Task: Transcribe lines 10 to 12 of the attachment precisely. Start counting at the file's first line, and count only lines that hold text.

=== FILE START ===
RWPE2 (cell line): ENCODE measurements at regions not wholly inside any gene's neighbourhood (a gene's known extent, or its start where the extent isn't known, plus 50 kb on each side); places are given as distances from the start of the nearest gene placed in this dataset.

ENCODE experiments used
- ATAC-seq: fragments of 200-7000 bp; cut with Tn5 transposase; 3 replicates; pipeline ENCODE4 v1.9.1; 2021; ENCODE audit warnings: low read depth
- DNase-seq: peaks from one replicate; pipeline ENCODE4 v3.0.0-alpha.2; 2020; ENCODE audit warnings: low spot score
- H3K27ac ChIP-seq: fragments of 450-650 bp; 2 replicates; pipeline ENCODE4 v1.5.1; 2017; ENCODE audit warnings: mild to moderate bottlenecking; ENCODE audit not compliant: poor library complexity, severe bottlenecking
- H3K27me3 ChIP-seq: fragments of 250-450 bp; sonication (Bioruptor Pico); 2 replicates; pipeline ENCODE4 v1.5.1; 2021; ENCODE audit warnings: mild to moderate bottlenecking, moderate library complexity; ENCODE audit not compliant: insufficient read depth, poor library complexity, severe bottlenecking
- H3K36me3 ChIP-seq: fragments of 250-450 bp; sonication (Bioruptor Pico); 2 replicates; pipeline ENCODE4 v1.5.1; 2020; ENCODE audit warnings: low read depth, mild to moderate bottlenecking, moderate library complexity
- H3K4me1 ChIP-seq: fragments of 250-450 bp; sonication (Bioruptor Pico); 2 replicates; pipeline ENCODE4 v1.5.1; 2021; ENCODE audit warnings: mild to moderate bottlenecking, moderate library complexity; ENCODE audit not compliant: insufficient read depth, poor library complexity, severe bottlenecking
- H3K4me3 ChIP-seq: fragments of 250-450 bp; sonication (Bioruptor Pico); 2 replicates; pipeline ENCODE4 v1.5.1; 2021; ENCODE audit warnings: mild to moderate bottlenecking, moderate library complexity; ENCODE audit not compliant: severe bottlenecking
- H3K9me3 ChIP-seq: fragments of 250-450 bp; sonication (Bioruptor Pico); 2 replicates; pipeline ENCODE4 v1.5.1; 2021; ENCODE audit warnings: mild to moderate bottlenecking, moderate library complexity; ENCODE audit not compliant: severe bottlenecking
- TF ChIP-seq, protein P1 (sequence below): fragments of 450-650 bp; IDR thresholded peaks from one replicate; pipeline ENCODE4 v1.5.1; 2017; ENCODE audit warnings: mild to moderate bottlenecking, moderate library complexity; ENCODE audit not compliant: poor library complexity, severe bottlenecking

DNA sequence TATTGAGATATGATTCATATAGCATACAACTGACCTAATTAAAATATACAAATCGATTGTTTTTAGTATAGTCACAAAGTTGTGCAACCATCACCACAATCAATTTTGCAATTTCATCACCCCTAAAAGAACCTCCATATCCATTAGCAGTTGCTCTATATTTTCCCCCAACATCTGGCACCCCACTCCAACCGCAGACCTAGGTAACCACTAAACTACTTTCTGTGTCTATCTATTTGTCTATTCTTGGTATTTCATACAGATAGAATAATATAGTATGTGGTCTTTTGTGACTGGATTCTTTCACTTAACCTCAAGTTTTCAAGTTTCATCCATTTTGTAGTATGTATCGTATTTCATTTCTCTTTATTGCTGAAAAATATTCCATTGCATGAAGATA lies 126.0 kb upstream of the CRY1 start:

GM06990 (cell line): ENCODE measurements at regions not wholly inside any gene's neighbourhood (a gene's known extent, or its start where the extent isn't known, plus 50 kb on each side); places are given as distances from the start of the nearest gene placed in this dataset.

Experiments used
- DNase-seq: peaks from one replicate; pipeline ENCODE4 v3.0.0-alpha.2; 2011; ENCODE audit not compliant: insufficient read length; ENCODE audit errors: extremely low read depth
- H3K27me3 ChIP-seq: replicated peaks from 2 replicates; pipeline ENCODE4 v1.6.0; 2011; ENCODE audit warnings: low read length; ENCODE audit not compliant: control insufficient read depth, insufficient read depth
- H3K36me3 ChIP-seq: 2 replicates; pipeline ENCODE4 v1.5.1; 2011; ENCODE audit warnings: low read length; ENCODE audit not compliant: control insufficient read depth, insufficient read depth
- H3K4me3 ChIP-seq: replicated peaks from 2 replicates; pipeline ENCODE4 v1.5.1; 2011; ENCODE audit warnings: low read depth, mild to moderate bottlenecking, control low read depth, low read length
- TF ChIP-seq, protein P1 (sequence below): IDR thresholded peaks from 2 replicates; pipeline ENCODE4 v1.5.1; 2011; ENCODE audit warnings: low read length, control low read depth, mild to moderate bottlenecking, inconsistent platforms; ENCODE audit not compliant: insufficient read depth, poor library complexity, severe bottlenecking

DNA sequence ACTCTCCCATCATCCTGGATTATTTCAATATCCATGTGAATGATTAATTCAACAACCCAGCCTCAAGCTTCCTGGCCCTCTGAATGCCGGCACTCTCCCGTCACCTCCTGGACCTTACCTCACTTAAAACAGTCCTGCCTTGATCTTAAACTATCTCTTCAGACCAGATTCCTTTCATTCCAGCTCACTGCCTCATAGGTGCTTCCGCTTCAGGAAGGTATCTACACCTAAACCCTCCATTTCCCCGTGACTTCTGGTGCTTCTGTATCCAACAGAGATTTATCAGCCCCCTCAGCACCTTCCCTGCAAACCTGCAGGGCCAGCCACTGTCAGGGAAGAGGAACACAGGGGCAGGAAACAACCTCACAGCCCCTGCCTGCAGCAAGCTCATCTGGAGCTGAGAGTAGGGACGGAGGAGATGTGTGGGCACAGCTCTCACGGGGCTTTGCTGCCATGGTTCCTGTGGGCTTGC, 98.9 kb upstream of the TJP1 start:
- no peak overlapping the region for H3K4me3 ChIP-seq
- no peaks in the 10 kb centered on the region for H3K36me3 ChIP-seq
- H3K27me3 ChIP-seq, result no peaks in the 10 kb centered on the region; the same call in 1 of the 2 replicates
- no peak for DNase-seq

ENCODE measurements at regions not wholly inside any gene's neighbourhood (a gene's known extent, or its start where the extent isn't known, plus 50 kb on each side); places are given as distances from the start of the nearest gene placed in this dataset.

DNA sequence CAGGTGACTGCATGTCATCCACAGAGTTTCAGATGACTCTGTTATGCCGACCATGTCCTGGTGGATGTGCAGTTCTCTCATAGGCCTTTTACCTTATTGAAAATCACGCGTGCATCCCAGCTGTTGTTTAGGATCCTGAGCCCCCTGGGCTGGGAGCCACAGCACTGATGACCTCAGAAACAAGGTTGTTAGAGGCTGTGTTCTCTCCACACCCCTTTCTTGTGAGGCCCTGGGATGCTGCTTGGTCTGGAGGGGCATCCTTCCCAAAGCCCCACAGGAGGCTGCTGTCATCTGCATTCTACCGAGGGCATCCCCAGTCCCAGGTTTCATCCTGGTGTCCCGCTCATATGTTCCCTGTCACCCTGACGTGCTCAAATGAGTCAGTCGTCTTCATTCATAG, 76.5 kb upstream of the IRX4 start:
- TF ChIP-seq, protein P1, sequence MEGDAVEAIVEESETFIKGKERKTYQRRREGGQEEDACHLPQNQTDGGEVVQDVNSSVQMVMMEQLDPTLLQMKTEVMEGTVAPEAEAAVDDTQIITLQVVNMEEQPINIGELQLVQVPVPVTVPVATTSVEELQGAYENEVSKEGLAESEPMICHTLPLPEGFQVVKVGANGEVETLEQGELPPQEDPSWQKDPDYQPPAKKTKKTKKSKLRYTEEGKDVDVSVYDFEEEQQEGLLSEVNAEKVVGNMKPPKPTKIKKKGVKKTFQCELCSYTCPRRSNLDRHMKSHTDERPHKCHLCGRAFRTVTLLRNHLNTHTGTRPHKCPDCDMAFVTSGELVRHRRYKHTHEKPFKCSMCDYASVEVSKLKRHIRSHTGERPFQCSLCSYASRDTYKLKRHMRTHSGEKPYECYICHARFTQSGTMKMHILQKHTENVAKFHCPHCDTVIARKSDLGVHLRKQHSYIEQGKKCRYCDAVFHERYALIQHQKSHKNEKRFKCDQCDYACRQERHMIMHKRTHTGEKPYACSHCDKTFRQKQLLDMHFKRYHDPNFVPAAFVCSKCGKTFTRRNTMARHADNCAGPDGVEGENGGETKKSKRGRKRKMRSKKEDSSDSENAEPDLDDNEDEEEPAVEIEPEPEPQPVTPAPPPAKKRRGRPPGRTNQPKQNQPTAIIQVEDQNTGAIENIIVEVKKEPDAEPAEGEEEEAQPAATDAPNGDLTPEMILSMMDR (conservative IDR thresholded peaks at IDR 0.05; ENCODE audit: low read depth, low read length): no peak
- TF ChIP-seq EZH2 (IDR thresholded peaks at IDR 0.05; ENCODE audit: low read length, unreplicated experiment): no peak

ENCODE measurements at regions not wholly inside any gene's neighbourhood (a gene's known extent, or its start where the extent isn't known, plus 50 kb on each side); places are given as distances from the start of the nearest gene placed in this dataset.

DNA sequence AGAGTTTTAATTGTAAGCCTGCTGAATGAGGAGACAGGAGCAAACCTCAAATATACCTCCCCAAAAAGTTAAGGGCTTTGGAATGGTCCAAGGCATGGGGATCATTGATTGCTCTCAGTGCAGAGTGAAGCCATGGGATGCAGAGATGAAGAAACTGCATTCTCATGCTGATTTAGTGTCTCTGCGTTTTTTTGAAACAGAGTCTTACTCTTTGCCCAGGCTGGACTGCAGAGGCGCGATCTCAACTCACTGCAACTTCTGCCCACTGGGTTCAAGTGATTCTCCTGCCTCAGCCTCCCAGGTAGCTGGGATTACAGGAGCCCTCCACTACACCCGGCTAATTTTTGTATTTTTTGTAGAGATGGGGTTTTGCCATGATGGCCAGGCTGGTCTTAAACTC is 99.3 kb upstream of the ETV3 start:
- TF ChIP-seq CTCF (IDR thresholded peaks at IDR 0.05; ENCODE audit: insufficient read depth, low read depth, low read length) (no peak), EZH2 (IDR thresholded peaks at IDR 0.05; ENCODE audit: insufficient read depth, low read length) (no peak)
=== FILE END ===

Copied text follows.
- H3K9me3 ChIP-seq: fragments of 250-450 bp; sonication (Bioruptor Pico); 2 replicates; pipeline ENCODE4 v1.5.1; 2021; ENCODE audit warnings: mild to moderate bottlenecking, moderate library complexity; ENCODE audit not compliant: severe bottlenecking
- TF ChIP-seq, protein P1 (sequence below): fragments of 450-650 bp; IDR thresholded peaks from one replicate; pipeline ENCODE4 v1.5.1; 2017; ENCODE audit warnings: mild to moderate bottlenecking, moderate library complexity; ENCODE audit not compliant: poor library complexity, severe bottlenecking

DNA sequence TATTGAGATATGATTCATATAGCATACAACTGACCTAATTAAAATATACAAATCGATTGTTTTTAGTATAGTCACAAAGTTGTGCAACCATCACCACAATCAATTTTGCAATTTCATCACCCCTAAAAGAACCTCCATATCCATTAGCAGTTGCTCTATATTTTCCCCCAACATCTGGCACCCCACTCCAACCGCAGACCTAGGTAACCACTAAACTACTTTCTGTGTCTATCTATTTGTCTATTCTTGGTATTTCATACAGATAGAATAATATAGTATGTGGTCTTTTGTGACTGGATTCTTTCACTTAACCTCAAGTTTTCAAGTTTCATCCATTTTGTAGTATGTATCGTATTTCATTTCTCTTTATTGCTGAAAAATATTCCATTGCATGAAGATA lies 126.0 kb upstream of the CRY1 start: